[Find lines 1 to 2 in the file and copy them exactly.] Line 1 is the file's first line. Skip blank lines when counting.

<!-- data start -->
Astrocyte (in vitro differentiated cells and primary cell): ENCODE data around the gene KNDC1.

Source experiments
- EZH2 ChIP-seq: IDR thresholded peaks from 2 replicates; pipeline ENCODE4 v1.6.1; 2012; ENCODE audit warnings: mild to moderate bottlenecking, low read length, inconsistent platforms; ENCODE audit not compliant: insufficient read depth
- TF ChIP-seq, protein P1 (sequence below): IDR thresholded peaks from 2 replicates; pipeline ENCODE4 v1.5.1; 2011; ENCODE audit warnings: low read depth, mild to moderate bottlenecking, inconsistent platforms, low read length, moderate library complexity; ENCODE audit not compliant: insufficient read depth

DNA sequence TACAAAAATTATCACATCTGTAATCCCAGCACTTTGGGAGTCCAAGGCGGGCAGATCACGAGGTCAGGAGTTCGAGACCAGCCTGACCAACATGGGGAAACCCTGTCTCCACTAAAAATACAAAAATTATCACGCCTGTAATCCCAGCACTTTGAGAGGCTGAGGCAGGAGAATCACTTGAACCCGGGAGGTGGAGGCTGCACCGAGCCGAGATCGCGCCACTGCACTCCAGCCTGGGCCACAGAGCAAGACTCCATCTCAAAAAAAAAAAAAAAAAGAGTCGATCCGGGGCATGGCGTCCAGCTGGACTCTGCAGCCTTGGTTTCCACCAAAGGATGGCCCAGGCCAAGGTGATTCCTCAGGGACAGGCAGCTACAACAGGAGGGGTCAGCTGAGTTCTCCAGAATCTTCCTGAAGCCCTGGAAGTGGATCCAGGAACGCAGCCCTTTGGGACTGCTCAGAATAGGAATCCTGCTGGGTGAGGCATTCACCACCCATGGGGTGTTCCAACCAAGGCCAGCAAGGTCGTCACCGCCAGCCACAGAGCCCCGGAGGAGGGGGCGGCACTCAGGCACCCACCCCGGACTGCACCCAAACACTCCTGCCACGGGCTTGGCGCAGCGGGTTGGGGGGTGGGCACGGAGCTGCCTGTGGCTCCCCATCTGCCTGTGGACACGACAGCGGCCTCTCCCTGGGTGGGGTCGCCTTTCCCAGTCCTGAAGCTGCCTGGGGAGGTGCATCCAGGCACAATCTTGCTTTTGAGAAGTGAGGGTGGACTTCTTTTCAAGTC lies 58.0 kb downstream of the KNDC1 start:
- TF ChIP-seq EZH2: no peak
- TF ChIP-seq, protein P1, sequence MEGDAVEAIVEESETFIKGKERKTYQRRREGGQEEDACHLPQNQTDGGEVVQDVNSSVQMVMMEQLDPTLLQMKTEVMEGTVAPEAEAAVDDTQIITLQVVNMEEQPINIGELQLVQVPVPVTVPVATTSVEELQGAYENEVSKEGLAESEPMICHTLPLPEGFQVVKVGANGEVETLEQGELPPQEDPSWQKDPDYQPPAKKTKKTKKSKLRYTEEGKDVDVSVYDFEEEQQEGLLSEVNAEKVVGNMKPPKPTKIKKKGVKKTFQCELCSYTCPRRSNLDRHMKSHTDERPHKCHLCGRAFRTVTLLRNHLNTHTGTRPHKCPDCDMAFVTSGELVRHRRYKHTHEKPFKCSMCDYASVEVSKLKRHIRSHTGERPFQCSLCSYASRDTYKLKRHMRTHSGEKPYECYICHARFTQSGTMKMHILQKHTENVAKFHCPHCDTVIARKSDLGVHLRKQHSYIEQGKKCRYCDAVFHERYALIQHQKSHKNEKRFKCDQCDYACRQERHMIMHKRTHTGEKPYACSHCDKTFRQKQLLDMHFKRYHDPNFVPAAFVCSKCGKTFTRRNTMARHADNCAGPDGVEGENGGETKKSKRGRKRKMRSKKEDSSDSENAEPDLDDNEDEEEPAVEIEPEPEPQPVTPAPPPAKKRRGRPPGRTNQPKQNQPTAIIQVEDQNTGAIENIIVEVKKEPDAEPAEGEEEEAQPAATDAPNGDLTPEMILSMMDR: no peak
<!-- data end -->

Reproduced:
Astrocyte (in vitro differentiated cells and primary cell): ENCODE data around the gene KNDC1.

Source experiments